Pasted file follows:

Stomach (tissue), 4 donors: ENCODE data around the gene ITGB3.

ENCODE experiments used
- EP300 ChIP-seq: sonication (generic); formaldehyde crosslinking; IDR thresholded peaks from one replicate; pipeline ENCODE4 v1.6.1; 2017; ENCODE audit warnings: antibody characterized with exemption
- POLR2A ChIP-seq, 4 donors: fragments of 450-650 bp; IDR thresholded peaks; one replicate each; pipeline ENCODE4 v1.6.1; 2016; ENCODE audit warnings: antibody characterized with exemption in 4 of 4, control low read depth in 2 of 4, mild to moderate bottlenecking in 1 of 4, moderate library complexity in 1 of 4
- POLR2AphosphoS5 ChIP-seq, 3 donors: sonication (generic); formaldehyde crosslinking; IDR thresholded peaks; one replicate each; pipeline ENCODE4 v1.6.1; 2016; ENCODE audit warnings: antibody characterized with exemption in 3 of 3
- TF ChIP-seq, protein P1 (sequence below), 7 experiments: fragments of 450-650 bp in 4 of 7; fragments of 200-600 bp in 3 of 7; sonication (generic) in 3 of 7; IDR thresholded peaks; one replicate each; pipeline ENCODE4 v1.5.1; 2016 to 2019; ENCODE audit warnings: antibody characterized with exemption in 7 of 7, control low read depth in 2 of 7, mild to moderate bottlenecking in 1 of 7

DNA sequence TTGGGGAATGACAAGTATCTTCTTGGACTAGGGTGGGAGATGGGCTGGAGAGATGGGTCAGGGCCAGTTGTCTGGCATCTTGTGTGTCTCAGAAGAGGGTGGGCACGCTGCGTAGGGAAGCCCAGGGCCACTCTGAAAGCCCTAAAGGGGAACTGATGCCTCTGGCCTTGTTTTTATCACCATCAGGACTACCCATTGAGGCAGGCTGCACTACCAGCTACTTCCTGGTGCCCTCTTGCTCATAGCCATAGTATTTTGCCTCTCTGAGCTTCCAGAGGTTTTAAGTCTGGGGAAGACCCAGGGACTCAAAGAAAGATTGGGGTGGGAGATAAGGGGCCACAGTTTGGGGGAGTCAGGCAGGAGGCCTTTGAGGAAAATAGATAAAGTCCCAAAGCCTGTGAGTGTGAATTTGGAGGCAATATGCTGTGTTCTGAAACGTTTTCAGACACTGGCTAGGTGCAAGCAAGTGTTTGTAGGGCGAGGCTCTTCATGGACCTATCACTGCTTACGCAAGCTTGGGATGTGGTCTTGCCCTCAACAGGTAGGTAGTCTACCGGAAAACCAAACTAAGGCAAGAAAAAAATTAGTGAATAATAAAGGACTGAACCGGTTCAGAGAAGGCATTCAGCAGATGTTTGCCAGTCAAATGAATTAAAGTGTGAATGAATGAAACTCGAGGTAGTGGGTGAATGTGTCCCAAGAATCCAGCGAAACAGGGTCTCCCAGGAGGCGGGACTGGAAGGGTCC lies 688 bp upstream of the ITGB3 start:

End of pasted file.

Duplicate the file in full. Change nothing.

Stomach (tissue), 4 donors: ENCODE data around the gene ITGB3.

ENCODE experiments used
- EP300 ChIP-seq: sonication (generic); formaldehyde crosslinking; IDR thresholded peaks from one replicate; pipeline ENCODE4 v1.6.1; 2017; ENCODE audit warnings: antibody characterized with exemption
- POLR2A ChIP-seq, 4 donors: fragments of 450-650 bp; IDR thresholded peaks; one replicate each; pipeline ENCODE4 v1.6.1; 2016; ENCODE audit warnings: antibody characterized with exemption in 4 of 4, control low read depth in 2 of 4, mild to moderate bottlenecking in 1 of 4, moderate library complexity in 1 of 4
- POLR2AphosphoS5 ChIP-seq, 3 donors: sonication (generic); formaldehyde crosslinking; IDR thresholded peaks; one replicate each; pipeline ENCODE4 v1.6.1; 2016; ENCODE audit warnings: antibody characterized with exemption in 3 of 3
- TF ChIP-seq, protein P1 (sequence below), 7 experiments: fragments of 450-650 bp in 4 of 7; fragments of 200-600 bp in 3 of 7; sonication (generic) in 3 of 7; IDR thresholded peaks; one replicate each; pipeline ENCODE4 v1.5.1; 2016 to 2019; ENCODE audit warnings: antibody characterized with exemption in 7 of 7, control low read depth in 2 of 7, mild to moderate bottlenecking in 1 of 7

DNA sequence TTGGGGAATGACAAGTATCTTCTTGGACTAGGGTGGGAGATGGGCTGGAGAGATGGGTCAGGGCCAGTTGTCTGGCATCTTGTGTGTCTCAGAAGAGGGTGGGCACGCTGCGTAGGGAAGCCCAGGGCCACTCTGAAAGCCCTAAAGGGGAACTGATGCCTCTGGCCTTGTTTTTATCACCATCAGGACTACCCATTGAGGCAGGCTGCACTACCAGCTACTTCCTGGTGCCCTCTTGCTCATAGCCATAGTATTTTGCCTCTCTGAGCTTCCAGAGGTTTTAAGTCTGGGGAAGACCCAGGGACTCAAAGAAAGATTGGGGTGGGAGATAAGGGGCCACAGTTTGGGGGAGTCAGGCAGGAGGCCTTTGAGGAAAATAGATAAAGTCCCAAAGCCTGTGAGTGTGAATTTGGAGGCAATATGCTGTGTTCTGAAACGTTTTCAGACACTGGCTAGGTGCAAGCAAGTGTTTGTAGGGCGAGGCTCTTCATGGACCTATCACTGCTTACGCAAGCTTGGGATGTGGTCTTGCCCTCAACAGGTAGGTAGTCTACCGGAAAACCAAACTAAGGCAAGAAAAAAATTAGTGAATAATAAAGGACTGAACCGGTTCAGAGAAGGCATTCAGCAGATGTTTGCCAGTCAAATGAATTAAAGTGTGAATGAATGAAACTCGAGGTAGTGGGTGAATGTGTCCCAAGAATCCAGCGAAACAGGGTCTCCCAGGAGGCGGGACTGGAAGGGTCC lies 688 bp upstream of the ITGB3 start: